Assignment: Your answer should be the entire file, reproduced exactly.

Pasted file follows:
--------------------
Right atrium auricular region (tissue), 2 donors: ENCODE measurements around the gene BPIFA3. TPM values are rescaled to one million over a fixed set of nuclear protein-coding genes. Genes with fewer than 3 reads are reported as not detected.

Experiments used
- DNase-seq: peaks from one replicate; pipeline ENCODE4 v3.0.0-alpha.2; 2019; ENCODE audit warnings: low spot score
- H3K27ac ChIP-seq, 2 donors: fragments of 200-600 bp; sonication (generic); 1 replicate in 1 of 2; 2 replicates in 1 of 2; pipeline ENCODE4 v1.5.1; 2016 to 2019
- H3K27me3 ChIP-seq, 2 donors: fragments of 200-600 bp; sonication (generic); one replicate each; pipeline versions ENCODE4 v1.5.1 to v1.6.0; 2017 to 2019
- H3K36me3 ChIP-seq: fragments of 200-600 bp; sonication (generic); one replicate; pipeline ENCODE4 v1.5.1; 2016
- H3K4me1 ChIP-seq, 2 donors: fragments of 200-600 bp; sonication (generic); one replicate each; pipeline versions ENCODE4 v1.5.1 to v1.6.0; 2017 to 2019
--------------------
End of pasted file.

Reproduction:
Right atrium auricular region (tissue), 2 donors: ENCODE measurements around the gene BPIFA3. TPM values are rescaled to one million over a fixed set of nuclear protein-coding genes. Genes with fewer than 3 reads are reported as not detected.

Experiments used
- DNase-seq: peaks from one replicate; pipeline ENCODE4 v3.0.0-alpha.2; 2019; ENCODE audit warnings: low spot score
- H3K27ac ChIP-seq, 2 donors: fragments of 200-600 bp; sonication (generic); 1 replicate in 1 of 2; 2 replicates in 1 of 2; pipeline ENCODE4 v1.5.1; 2016 to 2019
- H3K27me3 ChIP-seq, 2 donors: fragments of 200-600 bp; sonication (generic); one replicate each; pipeline versions ENCODE4 v1.5.1 to v1.6.0; 2017 to 2019
- H3K36me3 ChIP-seq: fragments of 200-600 bp; sonication (generic); one replicate; pipeline ENCODE4 v1.5.1; 2016
- H3K4me1 ChIP-seq, 2 donors: fragments of 200-600 bp; sonication (generic); one replicate each; pipeline versions ENCODE4 v1.5.1 to v1.6.0; 2017 to 2019